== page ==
• Thomas Hobbes - Philosophy - Oxford Bibliographies
  • A Guide to Thomas Hobbes' Political Philosophy
  • Thomas Hobbes | Fear in Philosophy

Short, acute, and lively. It introduces modern interpretations of Hobbes, as well as his life, times, and thought.

Thomas Hobbes | Philosimply | Philosophy Made Easy

An Analytical Summary Of Thomas Hobbes Leviathan ..

Thomas Hobbes (1588-1679) is one of England's most influential political philosophers
International politics, like all politics, is for Morgenthau astruggle for power because of the basic human lust for power. Butregarding every individual as being engaged in a perpetual quest forpower—the view that he shares with Hobbes—is a questionable premise. Human nature cannot be revealed by observation and experiment. It cannot be proved by any empirical research, but only disclosed by philosophy, imposed on us as a matter of belief, and inculcated by education.

Hobbes, Thomas: Moral and Political Philosophy | …

A good, clearly organized, chapter-length introduction to the most important themes in Hobbes’s moral and political philosophy.
The theory Hobbes presents finds a crucial resource in our human desire to justify ourselves – our actions, motives, and beliefs – in the courts of private conscience and public opinion, and before God. We hold ourselves superior to lesser animals on account of our reason. When reason condemns our actions, we experience shame, and a sense of degradation. We care very much that our actions be, and be seen to be, justified. But that sort of justification by reason depends upon a willingness to offer, and also to accept, various considerations as generally justifying types of actions. Although we may disagree about which considerations justify which types of actions, no one who claims the respect due to a human being can refuse to grant that whatever sorts of actions he judges to be “against reason” (unreasonable) when done by others do not lose that character simply because done by himself, apart from any further reference to some germane distinguishing status or circumstance he may occupy.

 

The Moral Philosophy of Calvin and Hobbes - io9

A clear, brief introduction, arguing that Hobbes’s general philosophy is centrally important to his political theory.
The most direct reading of Locke’s political philosophy finds theconcept of consent playing a central role. His analysis begins withindividuals in a state of nature where they are not subject to acommon legitimate authority with the power to legislate or adjudicatedisputes. From this natural state of freedom and independence, Lockestresses individual consent as the mechanism by which politicalsocieties are created and individuals join those societies. Whilethere are of course some general obligations and rights that allpeople have from the law of nature, special obligations come aboutonly when we voluntarily undertake them. Locke clearly states that onecan only become a full member of society by an act of express consent(Two Treatises 2.122). The literature on Locke’s theory ofconsent tends to focus on how Locke does or does not successfullyanswer the following objection: few people have actually consented totheir governments so no, or almost no, governments are actuallylegitimate. This conclusion is problematic since it is clearlycontrary to Locke’s intention.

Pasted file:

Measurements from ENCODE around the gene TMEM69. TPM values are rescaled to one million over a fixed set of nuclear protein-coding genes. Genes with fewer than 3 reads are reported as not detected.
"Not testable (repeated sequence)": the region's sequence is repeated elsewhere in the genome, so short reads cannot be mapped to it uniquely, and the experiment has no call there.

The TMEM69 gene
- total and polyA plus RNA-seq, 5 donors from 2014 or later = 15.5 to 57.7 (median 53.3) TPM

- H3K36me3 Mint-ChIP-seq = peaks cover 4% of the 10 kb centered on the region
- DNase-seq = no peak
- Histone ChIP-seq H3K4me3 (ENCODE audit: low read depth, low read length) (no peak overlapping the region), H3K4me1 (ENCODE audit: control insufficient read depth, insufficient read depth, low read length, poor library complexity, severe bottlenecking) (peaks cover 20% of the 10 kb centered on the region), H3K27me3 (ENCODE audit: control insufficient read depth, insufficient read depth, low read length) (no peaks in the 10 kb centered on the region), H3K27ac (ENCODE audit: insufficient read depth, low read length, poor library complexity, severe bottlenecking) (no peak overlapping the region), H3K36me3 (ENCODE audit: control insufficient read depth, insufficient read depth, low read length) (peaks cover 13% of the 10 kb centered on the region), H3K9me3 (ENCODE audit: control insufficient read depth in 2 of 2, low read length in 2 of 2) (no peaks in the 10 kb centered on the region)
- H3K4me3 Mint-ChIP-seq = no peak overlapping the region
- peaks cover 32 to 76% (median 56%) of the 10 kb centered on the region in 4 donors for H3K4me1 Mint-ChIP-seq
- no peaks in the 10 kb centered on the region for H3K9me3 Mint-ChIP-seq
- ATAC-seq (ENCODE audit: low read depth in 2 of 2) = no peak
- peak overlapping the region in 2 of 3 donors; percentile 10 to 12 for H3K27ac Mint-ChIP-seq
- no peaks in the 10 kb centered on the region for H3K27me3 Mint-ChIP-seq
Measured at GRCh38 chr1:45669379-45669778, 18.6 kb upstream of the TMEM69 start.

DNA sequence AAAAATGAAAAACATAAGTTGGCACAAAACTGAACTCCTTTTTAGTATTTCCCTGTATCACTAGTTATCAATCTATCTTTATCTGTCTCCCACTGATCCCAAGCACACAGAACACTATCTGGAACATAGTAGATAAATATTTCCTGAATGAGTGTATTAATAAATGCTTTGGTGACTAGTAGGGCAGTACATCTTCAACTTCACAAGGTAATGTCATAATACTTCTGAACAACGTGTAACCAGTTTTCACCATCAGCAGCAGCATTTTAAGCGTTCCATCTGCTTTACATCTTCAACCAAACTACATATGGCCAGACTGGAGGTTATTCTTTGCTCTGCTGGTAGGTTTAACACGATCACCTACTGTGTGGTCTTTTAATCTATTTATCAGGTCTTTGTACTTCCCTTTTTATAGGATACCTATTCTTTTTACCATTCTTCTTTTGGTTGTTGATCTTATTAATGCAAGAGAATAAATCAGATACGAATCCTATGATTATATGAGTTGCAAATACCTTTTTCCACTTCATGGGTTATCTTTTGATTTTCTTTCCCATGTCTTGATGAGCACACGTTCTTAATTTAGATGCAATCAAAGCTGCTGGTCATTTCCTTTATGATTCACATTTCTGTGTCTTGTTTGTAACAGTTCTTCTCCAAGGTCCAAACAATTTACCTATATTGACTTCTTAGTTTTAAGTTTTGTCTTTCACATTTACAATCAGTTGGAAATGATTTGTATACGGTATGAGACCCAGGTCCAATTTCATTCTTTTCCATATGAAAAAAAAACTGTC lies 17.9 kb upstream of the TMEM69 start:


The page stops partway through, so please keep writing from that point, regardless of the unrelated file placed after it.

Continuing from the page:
In his new book, Thomas Hobbes and the Politics of Natural Philosophy, Stephen J
This is a clear introduction to Hobbes’s views on science and to his deployment of scientific methodology in his writings on history, law, morals, and politics. The size of a relatively short journal article, it discusses a number of works not dealt with in Williams.


Thomas Hobbes 3 minute philosophy - YouTube

This well-organized chapter-length introduction to Hobbes briefly discusses his life and works, and then surveys his ideas on mind and language, materialism, views on method, philosophy of religion, and reception.

Me Ahki and Josh's 3 minute philosophy on Thomas Hobbes,

About half the length of , this is a well-written and clearly organized introduction to the main themes in Hobbes’s moral and political philosophy.

For Hobbes and a continuing tradition of political philosophers, ..

A good, short introduction, locating Hobbes’s political ideas in the wider context of his more general philosophy, though arguing that the political ideas can largely be understood on their own.

Thomas Hobbes (1588–1679) | Philosophical Explorations

This suppression of the Hebraic element in Western philosophy isn’t limited to Hobbes. In recent years, complete Hebrew editions of Locke, Tocqueville and John Stuart Mill have appeared for the first time — each restoring material about the Bible and religion that earlier Israeli translators had elided.

Compare and contrast the philosophies of Thomas Hobbes …

This negative view of natural law can be traced to Thomas Hobbes (1588–1679), whose writings are largely devoted to showing the anarchy and civil wars caused by appeals to natural and divine laws above the will of the sovereign. Hobbes rejected traditional higher law doctrines and encouraged people to accept the established laws and customs of their nations, even if they seemed oppressive, for the sake of civil peace and security. His critique has been a leading cause of the demise of natural law and the acceptance of positive law as the only reliable guide for political authority.